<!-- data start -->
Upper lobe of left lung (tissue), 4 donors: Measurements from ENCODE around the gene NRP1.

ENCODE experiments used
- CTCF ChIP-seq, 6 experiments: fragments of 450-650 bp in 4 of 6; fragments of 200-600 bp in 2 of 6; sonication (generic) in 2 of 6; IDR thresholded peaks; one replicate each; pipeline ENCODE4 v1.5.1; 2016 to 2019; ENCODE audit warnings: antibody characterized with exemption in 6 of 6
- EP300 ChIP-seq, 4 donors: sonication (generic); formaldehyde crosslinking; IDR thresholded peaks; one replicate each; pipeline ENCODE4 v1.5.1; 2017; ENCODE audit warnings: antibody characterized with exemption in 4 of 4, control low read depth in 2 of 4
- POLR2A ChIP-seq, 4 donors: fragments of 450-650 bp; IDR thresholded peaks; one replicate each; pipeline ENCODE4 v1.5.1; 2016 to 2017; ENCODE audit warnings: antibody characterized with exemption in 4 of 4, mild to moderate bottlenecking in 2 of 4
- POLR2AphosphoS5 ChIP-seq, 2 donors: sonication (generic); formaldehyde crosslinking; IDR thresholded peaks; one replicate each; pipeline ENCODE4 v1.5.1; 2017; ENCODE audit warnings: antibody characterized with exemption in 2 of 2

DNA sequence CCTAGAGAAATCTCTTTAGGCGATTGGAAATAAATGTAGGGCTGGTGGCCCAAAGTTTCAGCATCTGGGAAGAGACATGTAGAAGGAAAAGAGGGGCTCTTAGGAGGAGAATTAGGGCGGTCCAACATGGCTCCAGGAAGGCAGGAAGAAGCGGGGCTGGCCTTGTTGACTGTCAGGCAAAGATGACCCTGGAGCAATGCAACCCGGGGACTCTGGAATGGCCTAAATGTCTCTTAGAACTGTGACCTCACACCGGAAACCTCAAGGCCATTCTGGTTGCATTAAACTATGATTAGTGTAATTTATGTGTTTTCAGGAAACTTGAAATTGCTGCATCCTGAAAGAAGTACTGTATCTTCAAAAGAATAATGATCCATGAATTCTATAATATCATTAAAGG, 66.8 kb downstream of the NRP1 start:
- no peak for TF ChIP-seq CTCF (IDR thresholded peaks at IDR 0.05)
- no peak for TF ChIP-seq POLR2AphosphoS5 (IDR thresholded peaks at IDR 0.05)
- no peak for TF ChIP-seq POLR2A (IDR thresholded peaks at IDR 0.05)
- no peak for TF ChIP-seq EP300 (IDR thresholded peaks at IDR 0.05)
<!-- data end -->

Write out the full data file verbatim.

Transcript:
Upper lobe of left lung (tissue), 4 donors: Measurements from ENCODE around the gene NRP1.

ENCODE experiments used
- CTCF ChIP-seq, 6 experiments: fragments of 450-650 bp in 4 of 6; fragments of 200-600 bp in 2 of 6; sonication (generic) in 2 of 6; IDR thresholded peaks; one replicate each; pipeline ENCODE4 v1.5.1; 2016 to 2019; ENCODE audit warnings: antibody characterized with exemption in 6 of 6
- EP300 ChIP-seq, 4 donors: sonication (generic); formaldehyde crosslinking; IDR thresholded peaks; one replicate each; pipeline ENCODE4 v1.5.1; 2017; ENCODE audit warnings: antibody characterized with exemption in 4 of 4, control low read depth in 2 of 4
- POLR2A ChIP-seq, 4 donors: fragments of 450-650 bp; IDR thresholded peaks; one replicate each; pipeline ENCODE4 v1.5.1; 2016 to 2017; ENCODE audit warnings: antibody characterized with exemption in 4 of 4, mild to moderate bottlenecking in 2 of 4
- POLR2AphosphoS5 ChIP-seq, 2 donors: sonication (generic); formaldehyde crosslinking; IDR thresholded peaks; one replicate each; pipeline ENCODE4 v1.5.1; 2017; ENCODE audit warnings: antibody characterized with exemption in 2 of 2

DNA sequence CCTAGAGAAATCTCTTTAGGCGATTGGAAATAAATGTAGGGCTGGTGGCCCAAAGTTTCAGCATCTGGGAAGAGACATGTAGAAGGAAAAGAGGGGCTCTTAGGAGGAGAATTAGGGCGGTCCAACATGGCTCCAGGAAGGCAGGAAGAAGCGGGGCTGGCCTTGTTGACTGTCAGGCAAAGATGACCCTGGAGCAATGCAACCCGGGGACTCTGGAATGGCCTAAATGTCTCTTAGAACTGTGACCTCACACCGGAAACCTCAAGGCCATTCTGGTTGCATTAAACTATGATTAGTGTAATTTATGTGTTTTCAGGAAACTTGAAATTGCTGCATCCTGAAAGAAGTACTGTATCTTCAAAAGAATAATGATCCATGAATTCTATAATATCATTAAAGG, 66.8 kb downstream of the NRP1 start:
- no peak for TF ChIP-seq CTCF (IDR thresholded peaks at IDR 0.05)
- no peak for TF ChIP-seq POLR2AphosphoS5 (IDR thresholded peaks at IDR 0.05)
- no peak for TF ChIP-seq POLR2A (IDR thresholded peaks at IDR 0.05)
- no peak for TF ChIP-seq EP300 (IDR thresholded peaks at IDR 0.05)